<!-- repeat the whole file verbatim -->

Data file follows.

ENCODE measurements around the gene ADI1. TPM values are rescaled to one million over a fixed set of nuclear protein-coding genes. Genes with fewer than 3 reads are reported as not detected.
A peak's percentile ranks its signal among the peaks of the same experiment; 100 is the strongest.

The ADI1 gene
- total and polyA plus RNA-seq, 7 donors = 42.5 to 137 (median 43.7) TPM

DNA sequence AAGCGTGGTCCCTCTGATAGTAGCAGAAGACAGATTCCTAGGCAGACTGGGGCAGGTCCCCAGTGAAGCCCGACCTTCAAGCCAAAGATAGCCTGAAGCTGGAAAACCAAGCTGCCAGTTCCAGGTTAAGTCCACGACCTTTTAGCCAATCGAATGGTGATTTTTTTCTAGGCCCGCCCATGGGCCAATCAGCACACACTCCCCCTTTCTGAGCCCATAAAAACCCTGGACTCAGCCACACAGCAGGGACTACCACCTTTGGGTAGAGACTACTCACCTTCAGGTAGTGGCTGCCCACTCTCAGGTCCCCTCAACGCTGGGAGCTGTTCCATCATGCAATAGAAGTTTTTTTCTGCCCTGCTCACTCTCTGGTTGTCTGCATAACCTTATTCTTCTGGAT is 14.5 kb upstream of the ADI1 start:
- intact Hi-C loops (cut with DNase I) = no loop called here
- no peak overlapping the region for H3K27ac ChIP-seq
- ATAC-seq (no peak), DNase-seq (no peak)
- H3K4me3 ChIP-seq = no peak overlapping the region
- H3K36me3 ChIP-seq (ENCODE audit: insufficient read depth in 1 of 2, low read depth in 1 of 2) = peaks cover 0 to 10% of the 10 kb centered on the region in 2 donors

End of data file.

ENCODE measurements around the gene ADI1. TPM values are rescaled to one million over a fixed set of nuclear protein-coding genes. Genes with fewer than 3 reads are reported as not detected.
A peak's percentile ranks its signal among the peaks of the same experiment; 100 is the strongest.

The ADI1 gene
- total and polyA plus RNA-seq, 7 donors = 42.5 to 137 (median 43.7) TPM

DNA sequence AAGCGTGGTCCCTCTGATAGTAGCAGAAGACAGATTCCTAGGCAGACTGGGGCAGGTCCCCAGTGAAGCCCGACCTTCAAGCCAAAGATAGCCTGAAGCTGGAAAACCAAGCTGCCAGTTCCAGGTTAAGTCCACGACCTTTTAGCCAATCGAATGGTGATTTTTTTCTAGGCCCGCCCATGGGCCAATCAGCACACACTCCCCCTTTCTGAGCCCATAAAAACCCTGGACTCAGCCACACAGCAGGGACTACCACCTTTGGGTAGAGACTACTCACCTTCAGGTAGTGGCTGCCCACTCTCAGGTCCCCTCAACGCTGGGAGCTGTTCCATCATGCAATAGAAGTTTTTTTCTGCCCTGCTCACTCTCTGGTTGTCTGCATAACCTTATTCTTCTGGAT is 14.5 kb upstream of the ADI1 start:
- intact Hi-C loops (cut with DNase I) = no loop called here
- no peak overlapping the region for H3K27ac ChIP-seq
- ATAC-seq (no peak), DNase-seq (no peak)
- H3K4me3 ChIP-seq = no peak overlapping the region
- H3K36me3 ChIP-seq (ENCODE audit: insufficient read depth in 1 of 2, low read depth in 1 of 2) = peaks cover 0 to 10% of the 10 kb centered on the region in 2 donors